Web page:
By Victor Martinez and James Hartley
In the 1929 novel “The Maltese Falcon,” the Eastfield common book for 2015, author Dashiell Hammett created an iconic, hard-boiled detective with Sam Spade, who was later immortalized on film by Humphrey Bogart.
But no detective outshines Sir Arthur Conan Doyle’s Sherlock Holmes when it comes to name recognition and pop-culture exposure.
According to Holmes expert Leslie S. Klinger, who recently visited the campus as a part of the common book activities, Doyle created an international sensation and ignited a genre when the first novel featuring the character and sidekick Dr. John Watson, “A Study in Scarlet,” appeared in Beeton’s Christmas Annual in 1887.
“It was Harry Potter on steroids,” he said. “It was immensely popular.”
Klinger spoke twice Sept. 29 to audiences of more than 100 students, faculty and staff.
Readers in the late 1880s were rabid for criminal stories, Klinger said. People followed real-life crime and regularly read publications about executions.
Holmes, a London-based “consulting detective” with abilities that sometimes seemed superhuman, caught the imagination of the masses. The character used logic and forensic science and adopted numerous disguises to solve his mysteries.
Holmes and Watson have remained popular over the decades through various incarnations.
Recent additions include two movies starring Robert Downey Jr. and Jude Law, a BBC television series with Benedict Cumberbatch, a CBS television show with a female Watson and the 2015 film “Mr. Holmes,” featuring Sir Ian McKellen as the aging detective grappling with an unsolved case and his unreliable memory.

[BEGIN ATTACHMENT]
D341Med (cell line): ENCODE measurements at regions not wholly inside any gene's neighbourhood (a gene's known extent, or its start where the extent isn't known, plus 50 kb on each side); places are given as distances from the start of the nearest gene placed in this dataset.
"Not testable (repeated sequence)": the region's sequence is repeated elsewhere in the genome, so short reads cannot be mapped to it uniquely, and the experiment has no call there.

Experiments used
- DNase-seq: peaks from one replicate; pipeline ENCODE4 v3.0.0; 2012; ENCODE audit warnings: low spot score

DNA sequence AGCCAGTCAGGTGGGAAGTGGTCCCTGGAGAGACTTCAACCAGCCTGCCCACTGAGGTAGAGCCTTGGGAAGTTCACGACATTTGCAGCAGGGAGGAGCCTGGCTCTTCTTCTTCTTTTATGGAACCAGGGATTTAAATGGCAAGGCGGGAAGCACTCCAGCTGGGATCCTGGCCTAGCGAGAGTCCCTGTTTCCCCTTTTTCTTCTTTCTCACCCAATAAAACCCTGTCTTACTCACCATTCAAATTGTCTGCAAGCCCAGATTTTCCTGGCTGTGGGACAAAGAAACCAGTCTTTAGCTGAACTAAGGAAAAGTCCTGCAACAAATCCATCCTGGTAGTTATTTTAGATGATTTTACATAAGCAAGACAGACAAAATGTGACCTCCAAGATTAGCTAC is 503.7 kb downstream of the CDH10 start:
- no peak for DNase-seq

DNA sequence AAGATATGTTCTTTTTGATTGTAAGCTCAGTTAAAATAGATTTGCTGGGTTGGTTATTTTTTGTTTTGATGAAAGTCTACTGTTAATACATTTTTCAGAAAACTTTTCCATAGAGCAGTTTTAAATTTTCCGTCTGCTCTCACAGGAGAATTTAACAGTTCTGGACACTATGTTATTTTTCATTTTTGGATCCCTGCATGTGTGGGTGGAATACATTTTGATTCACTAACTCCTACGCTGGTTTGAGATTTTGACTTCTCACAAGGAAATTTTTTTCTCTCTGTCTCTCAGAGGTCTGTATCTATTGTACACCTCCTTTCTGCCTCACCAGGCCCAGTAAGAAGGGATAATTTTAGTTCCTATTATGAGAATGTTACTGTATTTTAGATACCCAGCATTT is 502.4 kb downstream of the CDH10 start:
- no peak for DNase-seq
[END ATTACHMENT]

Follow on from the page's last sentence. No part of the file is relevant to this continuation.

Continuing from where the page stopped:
“Every adaptation seems to focus on a different aspect of Holmes and Watson,” Klinger said.
Klinger, who served as an adviser on the film “Sherlock Holmes: A Game of Shadows,” talked about the extensive history of the Holmes stories and the many theories surrounding the detective. One theory suggests that the original stories were written by a Dr. Watson and published under the name of Arthur Conan Doyle because Doyle was a recognized name.
“One question that I usually get … somewhere in the presentation is whether Sherlock Holmes is real or a fictional character,” Klinger said. “The answer is yes.”
Doyle said that Holmes was inspired by Joseph Bell, a surgeon at the Royal Infirmary of Edinburgh for whom he had worked as a clerk.